Lesson Learned: Don’t be tempted by the Dark Side of motivation — fear and blame-avoidance.
This blog post is part of a series of leadership lessons that I have learned from 40 years in tech
Many successful companies are built upon a culture of fear and blame. I worked at one for many years. You can get pretty good results with negative energy. People don’t like to be criticized. And the fact is, many are motivated by avoidance of negative consequences. It is human nature to feel relief when another person or team is blamed for something bad, sparing you or your “tribe” the fallout. No one wants to be admonished for missing a deadline, cutting an important feature, or losing a potential customer or large order. Especially when hindsight might show that more raw effort could have saved the day. People will go to great lengths to avoid getting ostracized by a capricious boss, while desperately seeking a shred of their elusive praise. I know. I have been there. My teams have been there. And it kind of works. I have seen near-miracles occur under such conditions.
But… you can’t get truly great results that way. And you can’t build a world-class company. And it’s definitely not as fun. In fact, it’s miserable. It wears people out and it’s not sustainable. Don’t underestimate the benefits of simply having fun in doing your job and the lift and engagement that it provides. If you haven’t read Drive, by Daniel Pink, and you lead people, move it immediately to the top of your reading list. In short, it posits that creative people (and all product people are creative people) are best motivated by these three factors:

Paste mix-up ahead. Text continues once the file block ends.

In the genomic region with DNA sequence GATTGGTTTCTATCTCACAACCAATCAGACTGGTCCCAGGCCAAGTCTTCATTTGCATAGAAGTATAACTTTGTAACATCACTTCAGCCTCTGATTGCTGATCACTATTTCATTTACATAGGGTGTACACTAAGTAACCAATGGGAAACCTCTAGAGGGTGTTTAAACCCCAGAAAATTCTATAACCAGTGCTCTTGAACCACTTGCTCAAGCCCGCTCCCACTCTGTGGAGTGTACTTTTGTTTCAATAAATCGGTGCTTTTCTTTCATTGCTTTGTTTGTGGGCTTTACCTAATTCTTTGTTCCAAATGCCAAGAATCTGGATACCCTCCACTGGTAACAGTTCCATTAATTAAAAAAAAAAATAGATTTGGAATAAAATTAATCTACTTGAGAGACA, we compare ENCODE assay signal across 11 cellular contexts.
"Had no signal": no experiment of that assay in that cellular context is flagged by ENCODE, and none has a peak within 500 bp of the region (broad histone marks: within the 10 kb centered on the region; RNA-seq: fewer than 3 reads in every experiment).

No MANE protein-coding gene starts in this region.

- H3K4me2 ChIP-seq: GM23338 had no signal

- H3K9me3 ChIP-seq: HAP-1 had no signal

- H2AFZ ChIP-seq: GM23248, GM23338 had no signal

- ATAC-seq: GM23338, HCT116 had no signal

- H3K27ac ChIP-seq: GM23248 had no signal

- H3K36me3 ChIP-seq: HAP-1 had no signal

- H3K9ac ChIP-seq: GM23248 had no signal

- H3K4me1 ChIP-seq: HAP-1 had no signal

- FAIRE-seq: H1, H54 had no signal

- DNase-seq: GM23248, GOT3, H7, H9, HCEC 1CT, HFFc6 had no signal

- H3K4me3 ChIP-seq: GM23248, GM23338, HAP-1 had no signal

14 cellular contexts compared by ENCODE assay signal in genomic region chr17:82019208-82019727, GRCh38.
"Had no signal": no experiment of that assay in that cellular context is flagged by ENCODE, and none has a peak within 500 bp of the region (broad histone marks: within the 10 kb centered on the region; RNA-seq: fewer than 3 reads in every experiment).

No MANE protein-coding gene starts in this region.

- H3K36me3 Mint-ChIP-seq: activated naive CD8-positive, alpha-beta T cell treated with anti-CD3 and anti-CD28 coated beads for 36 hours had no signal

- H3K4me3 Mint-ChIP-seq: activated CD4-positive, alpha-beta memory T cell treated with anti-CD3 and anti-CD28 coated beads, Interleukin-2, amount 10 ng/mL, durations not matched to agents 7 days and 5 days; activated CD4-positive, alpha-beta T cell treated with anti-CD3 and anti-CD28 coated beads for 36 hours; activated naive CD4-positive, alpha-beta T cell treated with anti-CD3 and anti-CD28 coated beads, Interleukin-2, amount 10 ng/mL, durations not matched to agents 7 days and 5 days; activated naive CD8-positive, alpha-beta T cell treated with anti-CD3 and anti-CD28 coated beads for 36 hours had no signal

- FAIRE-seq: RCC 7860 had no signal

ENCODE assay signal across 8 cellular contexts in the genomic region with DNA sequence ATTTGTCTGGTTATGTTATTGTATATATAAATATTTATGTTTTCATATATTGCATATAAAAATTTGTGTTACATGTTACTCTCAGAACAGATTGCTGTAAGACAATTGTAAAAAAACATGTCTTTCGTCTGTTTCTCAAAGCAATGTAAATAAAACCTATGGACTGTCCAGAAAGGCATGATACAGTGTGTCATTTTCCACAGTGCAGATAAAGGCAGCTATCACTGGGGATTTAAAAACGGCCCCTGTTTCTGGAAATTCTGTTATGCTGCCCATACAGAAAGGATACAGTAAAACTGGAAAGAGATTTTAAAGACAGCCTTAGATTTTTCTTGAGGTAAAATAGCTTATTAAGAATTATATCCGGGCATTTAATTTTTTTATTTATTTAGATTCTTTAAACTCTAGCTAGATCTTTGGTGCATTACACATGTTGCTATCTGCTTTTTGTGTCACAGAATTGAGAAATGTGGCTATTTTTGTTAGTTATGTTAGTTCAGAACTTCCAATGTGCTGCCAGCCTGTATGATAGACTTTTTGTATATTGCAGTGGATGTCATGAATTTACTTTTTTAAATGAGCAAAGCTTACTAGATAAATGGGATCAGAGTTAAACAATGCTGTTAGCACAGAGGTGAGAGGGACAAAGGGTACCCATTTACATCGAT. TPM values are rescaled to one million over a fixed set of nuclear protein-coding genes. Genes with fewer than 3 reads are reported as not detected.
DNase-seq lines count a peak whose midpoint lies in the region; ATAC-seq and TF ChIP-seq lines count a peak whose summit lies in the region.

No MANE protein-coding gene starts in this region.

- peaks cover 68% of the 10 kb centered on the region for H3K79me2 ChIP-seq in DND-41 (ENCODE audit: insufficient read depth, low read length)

- Autonomy (ability to direct our own lives)
- Mastery (ability to learn and create new things)
- Purpose (ability to do better by ourselves and our world)
These are certainly all positive motivators and I would argue that fun is a byproduct of these factors. The best, most successful companies I have been part of had much more of these factors and much less of the negative ones above.
Motivation is like The Force. The Dark Side is tempting because it is effective and powerful. And it is easier to master. But the Light Side is more sustainable and always wins in the end. Well, at least until a tried and true villain is needed for the next franchise reboot.